Many people with autism /asperger syndrome have a special interest. These vary from person to person and are unique to each individual on the spectrum. These tend to start from a young age and can change over time.
Provide a time to relax and destress.
Makes initiating conversations easier.
Can provide structure and predictability to the person’s day.
Friendships can develop through a shared interest.
Special interest can also be a great way for someone with autism to study in the area they are interested in and gain employment in this field.
While special interests are important to people with autism, they can sometimes cause friction in households or between peers and colleagues.
Understand why your family member enjoys focusing on their special interest Could the increased amount of time spent on the special interest be due to anxiety or boredom?
Increase structure into the day. This can reduce anxiety and boredom levels, which may reduce the negative impact of the special interest.
Help reduce anxiety. This can be with mental health professionals, or home supports like mindfulness and meditation.
Set boundaries. It can be important to set limits on special interests. This can gradually happen over a number of weeks or months.
Ben’s special interest is history and he loves talking about the new books he is reading and new facts he has learned. However, Ben is unable to concentrate in school or communicate with his peers because he only wants to talk about history. After addressing his anxiety levels and need for structure, Bens parents set boundaries on how often Ben can talk about history. For example;
1. Ben is allowed to talk about history as he usually does, but is introduced to the idea of this time being limited to allow him to make friends and enjoy other activities.
2. Create a plan with Ben, with visual supports if he would prefer, so that he can see the changes that will happen each week.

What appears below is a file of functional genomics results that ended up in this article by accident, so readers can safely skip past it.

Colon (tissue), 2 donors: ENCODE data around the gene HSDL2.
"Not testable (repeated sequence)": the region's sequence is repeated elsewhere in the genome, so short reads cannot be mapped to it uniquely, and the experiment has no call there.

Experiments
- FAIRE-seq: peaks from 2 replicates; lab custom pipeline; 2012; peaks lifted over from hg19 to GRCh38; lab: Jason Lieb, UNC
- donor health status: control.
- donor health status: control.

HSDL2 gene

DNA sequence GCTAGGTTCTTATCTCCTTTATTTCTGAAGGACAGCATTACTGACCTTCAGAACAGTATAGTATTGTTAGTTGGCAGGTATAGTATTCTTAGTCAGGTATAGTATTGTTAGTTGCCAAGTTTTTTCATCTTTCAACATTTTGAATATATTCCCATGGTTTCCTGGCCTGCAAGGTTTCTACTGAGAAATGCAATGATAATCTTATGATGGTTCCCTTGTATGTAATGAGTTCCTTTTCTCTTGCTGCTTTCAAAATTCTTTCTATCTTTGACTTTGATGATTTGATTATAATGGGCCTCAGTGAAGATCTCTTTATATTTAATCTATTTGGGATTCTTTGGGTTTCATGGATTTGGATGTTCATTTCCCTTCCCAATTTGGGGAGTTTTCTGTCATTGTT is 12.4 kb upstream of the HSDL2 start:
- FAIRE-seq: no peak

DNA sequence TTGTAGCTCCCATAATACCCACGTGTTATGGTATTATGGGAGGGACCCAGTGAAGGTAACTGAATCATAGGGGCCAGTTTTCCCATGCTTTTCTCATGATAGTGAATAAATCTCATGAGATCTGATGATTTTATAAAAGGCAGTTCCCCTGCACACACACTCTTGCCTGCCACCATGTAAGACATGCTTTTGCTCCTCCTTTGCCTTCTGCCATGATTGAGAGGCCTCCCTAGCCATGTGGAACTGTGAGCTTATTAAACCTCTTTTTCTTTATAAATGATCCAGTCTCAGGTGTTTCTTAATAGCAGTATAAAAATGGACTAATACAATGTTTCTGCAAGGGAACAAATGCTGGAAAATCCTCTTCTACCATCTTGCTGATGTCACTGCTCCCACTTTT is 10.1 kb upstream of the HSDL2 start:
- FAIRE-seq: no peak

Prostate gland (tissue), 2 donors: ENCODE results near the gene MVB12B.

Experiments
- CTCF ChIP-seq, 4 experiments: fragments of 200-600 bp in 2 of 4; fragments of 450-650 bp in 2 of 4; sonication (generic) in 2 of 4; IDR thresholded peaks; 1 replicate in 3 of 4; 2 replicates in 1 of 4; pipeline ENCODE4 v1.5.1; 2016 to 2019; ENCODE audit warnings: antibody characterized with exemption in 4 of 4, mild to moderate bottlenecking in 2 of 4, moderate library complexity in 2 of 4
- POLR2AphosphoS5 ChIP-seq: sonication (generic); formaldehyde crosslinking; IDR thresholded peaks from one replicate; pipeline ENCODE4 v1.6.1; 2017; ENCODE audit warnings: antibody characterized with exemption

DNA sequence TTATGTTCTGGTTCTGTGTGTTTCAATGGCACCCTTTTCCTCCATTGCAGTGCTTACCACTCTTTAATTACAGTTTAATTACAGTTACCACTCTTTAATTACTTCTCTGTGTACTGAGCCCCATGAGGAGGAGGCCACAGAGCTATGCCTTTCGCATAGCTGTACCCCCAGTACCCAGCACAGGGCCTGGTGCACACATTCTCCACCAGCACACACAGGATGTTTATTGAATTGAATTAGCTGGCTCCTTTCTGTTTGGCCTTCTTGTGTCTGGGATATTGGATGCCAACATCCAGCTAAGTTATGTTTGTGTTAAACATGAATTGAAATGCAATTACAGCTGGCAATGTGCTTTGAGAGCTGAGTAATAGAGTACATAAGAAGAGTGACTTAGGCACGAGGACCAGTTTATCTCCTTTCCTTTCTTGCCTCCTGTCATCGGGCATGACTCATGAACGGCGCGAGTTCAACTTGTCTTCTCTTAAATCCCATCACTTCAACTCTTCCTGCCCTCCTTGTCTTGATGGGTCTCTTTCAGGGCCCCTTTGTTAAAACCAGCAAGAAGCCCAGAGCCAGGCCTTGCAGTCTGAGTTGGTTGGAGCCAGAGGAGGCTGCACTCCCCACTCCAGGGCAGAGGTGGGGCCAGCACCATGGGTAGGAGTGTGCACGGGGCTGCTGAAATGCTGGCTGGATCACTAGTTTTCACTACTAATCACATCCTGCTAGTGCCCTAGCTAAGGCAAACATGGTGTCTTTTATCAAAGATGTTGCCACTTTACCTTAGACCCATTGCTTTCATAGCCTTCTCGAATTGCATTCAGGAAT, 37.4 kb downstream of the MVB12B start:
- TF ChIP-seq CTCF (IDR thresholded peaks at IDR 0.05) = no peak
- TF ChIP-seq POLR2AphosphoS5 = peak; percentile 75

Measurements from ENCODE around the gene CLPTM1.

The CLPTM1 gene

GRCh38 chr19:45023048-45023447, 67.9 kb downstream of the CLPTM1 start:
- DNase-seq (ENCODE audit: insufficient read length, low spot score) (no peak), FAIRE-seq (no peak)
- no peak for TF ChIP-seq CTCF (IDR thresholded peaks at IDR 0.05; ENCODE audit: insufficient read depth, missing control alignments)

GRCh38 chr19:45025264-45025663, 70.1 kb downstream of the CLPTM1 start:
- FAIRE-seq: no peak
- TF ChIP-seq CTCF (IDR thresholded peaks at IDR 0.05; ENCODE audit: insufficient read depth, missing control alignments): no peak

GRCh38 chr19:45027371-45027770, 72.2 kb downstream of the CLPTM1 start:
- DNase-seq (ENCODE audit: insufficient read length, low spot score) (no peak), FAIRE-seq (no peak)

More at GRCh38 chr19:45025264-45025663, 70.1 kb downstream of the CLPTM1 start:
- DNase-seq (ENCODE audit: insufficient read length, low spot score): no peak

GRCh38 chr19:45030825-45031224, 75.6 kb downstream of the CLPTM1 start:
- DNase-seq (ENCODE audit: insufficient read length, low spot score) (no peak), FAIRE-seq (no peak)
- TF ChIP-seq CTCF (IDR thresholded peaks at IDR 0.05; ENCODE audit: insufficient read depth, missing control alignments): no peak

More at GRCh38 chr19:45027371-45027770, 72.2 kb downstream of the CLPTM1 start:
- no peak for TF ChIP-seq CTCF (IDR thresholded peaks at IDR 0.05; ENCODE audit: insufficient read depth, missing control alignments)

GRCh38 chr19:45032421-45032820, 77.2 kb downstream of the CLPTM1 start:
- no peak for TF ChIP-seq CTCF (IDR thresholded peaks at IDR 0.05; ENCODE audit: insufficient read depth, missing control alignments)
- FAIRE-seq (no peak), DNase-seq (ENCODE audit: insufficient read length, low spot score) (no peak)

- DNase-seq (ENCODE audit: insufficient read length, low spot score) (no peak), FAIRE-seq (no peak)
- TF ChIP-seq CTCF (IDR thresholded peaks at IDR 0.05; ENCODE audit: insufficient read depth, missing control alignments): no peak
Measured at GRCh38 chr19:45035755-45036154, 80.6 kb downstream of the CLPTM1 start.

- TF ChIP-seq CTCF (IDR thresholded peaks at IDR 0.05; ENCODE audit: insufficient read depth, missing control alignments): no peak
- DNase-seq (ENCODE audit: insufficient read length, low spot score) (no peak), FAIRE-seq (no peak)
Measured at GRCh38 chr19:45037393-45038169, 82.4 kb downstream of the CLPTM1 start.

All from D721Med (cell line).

3. Decide with Ben if he would prefer to talk about history in smaller chunks throughout the day, or larger chunks but less often.
4. Week 1, Ben is now allowed to talk about history every hour, for 15 minutes.
5. For week 2, Ben is now allowed to talk about history for ten minutes every hour.
6. For week 3, Ben is now able to talk about history for 10 minutes every 1.5 hours.
7. In the fourth week, Ben will now talk about history for 10 minutes every 2 hours.
This process will provide Ben with the skills to be able to concentrate in school, and socialise with his peers and focus his attention to other important aspects of his life. Please remember that it is really important to not prevent someone from spending time on their special interest. This is something which is very important for people with autism and should never be eliminated from their lives.
Some people with autism may struggle with setting aside the special interest to complete tasks during the day. This is when a special interest becomes an obsession and is heavily motivated by anxiety. This can have an impact on the persons health and wellbeing. If any of the following issues arise, it may help to seek support from a mental health professional:
The person is not enjoying the special interests but are unable to stop.
There is a significant impact on other people, like family members and carers.
It is preventing them from concentrating in school, college or work.
Forming or maintaining friendships being negatively impacted.